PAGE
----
The rendering of the main entrance to the school shows the new library, which has tall windows on all three exterior walls, to the far left.
Photo courtesy of Perkins Eastman
Langley High School debuted its new library and fine arts wing on Tuesday, Oct. 17, with a ribbon cutting, an array of hors d’oeuvres and music played by the high school’s string orchestra.
“In many ways, this is the nerve center of the school; the life blood,” Langley High School Principal Frederick Amico said while standing in the library during the ceremony.
Administrators for the Fairfax County Public School district joined in the milestone.
“You are getting a beautiful new, 21st century school for these kids who are truly living and will be adults and thriving in the 21st century,” Superintendent Scott Brabrand said during the ceremony. “It is so great to see this next chapter that we’re going to celebrate today with the media center take fruit.”
Ryan McElveen, member-at-large of the FCPS Board, and Douglas Tyson, assistant superintendent, were also in attendance.
“When [the renovation] is all said and done, it’ll be awesome,” Amico, whose school is using 36 trailers for instruction while classrooms are being worked on, said. “As [new portions of the school] get released to us, they’re really nice. I’m happy.”
THE RENOVATION of Langley High School began back in November 2014.
“FCPS takes its time in design and permitting and construction because we do phased, occupied [buildout],” said Brian Donnelly, associate principal with Perkins Eastman, a planning, design and consulting firm. “We have to work around keeping kids safe and teachers safe during construction.”
A large two-story science addition, administration offices and a performing arts center with both a black box and full-size theater were built in the back of the school during the first phase of construction, which lasted approximately two years, according to Brady Rauch with the FCPS Office of Design and Construction Services.
This first phase was completed when a new gymnasium and auxiliary gymnasium were completed last summer.
“We simply moved into the instructional spaces vacated by moving into the large science addition for phase two,” Rauch said via email. “We also began the library addition, fine arts wing and locker rooms.”
The locker rooms, miscellaneous classrooms, a weight room, a wrestling room and a student services area (where the old library was) are currently under construction, all of which will be completed by start of the 2018 school year, according to Rauch.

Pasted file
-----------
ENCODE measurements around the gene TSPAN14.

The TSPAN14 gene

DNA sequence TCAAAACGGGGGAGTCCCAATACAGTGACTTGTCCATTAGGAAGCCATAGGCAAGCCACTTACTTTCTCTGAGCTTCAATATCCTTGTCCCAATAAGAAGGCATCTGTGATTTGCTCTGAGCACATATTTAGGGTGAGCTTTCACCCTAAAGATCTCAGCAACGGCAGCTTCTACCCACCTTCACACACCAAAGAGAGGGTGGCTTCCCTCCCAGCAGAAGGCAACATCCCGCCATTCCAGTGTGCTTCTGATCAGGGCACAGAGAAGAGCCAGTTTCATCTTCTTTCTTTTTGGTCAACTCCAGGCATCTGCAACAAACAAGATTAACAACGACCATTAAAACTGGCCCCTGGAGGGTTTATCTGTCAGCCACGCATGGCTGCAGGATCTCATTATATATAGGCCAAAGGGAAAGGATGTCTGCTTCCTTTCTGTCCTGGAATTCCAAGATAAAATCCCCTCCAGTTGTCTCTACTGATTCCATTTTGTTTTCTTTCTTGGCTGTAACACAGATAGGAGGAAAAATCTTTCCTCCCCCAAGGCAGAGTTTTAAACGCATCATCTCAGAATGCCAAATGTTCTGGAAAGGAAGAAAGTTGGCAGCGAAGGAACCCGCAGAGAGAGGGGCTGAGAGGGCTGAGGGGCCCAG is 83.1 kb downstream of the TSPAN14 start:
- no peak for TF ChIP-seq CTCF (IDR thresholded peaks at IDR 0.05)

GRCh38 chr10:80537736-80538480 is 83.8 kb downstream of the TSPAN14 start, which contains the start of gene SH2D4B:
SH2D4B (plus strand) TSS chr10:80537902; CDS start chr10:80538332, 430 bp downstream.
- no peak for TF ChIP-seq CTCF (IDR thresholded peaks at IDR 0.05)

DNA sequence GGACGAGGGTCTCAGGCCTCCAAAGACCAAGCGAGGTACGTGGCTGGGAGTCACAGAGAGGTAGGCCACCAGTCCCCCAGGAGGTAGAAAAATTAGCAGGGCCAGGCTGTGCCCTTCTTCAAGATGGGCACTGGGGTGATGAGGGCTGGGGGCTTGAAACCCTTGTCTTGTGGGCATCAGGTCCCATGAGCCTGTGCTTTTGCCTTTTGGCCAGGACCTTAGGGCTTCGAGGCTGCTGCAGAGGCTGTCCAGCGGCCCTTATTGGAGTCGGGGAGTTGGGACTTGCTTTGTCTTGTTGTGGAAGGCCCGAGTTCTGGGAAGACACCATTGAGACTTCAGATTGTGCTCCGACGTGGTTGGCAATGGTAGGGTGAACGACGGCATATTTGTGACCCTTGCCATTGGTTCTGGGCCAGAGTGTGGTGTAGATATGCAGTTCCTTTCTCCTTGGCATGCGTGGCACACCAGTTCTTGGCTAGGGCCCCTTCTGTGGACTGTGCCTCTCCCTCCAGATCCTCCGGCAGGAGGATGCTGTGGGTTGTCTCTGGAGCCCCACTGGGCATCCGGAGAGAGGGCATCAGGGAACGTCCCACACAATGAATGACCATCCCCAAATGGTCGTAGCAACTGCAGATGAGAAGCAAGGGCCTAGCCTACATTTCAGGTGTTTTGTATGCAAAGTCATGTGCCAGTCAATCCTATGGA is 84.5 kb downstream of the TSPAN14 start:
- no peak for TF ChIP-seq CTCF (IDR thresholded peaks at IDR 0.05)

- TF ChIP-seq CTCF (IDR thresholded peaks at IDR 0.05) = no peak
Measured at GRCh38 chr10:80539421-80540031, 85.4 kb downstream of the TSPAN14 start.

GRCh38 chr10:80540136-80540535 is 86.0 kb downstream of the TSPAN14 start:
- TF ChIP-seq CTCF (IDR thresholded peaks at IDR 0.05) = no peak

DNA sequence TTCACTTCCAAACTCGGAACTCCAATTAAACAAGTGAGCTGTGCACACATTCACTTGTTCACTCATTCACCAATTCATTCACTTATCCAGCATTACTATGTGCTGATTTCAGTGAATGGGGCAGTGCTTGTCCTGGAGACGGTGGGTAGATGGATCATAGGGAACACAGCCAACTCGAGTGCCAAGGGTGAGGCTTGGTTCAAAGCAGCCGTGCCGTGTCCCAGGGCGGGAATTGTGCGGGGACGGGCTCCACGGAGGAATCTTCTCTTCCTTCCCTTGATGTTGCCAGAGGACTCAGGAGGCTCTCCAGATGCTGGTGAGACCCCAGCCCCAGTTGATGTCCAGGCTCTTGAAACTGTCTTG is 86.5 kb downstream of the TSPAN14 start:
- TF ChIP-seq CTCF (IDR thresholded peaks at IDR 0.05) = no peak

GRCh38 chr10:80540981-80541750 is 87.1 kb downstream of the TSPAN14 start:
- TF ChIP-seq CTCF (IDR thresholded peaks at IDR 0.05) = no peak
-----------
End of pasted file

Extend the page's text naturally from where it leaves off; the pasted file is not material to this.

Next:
Construction of a kitchen, café, an outdoor amphitheater and remaining site work will be conducted over the summer break this school year, according to Rauch.
“There’s a big courtyard in the middle of the building,” Donnelly said. “When we started the design, nobody even knew it was there. From the corridors, you couldn’t even see it.”
The designers’ main objective was to use the courtyard and make it the heart of the school and have every program area connect to it in some way.
“Once this is complete, you’ll be able to see it from the library, you can see it from the weight room, from the cafeteria, from a science classroom; all of the different programs have some connection to that central hub,” Donnelly said. “I think that’s my favorite part of the building. The fact that we were able to organize all of the disparate parts of a high school, which are pretty sprawling, and connect everything back to one central space. I think that’s really critical in building community and helping the school feel like one space.”
THE LANGLEY HIGH School Parent-Teacher-Student Association is already planning to work on landscaping for the courtyard and other outdoor areas of the school. The group would like to incorporate benches, trees and other plants to the grounds.
“We’re working with the science department for the plantings and things that are going to be happening there,” said PTSA President Jennifer Feinstein. “We’re looking for an architect to work with who could come up with a plan for the entire property and then we could try to work on fundraising and installation in different stages.”